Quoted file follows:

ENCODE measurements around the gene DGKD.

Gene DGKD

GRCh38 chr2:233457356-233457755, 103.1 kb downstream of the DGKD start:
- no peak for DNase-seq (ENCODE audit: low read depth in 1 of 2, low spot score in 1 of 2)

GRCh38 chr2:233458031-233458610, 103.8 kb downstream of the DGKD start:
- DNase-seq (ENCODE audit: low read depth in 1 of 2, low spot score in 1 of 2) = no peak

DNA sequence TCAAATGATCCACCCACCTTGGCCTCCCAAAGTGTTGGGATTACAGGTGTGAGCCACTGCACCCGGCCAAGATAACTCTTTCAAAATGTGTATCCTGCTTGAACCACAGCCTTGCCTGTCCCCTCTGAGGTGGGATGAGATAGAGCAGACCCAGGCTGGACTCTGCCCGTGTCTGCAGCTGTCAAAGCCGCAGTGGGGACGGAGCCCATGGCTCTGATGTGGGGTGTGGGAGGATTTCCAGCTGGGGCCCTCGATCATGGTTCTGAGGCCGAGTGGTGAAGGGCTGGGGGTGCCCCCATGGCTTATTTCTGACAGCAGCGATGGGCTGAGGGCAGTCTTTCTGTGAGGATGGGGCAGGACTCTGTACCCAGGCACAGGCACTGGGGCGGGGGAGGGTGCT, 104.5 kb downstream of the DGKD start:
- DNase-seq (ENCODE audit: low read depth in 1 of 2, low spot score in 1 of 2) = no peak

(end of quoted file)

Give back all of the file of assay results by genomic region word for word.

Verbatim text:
ENCODE measurements around the gene DGKD.

Gene DGKD

GRCh38 chr2:233457356-233457755, 103.1 kb downstream of the DGKD start:
- no peak for DNase-seq (ENCODE audit: low read depth in 1 of 2, low spot score in 1 of 2)

GRCh38 chr2:233458031-233458610, 103.8 kb downstream of the DGKD start:
- DNase-seq (ENCODE audit: low read depth in 1 of 2, low spot score in 1 of 2) = no peak

DNA sequence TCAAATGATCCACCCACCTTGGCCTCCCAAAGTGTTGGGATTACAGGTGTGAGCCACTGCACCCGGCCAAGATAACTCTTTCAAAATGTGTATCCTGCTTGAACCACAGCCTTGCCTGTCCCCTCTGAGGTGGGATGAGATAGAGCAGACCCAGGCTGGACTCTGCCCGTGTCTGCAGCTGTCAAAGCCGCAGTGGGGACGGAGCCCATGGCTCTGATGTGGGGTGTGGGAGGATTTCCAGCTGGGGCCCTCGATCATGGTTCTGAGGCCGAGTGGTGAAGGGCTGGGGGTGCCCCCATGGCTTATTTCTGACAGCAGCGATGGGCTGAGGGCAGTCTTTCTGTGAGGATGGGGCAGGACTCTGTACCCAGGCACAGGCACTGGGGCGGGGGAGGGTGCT, 104.5 kb downstream of the DGKD start:
- DNase-seq (ENCODE audit: low read depth in 1 of 2, low spot score in 1 of 2) = no peak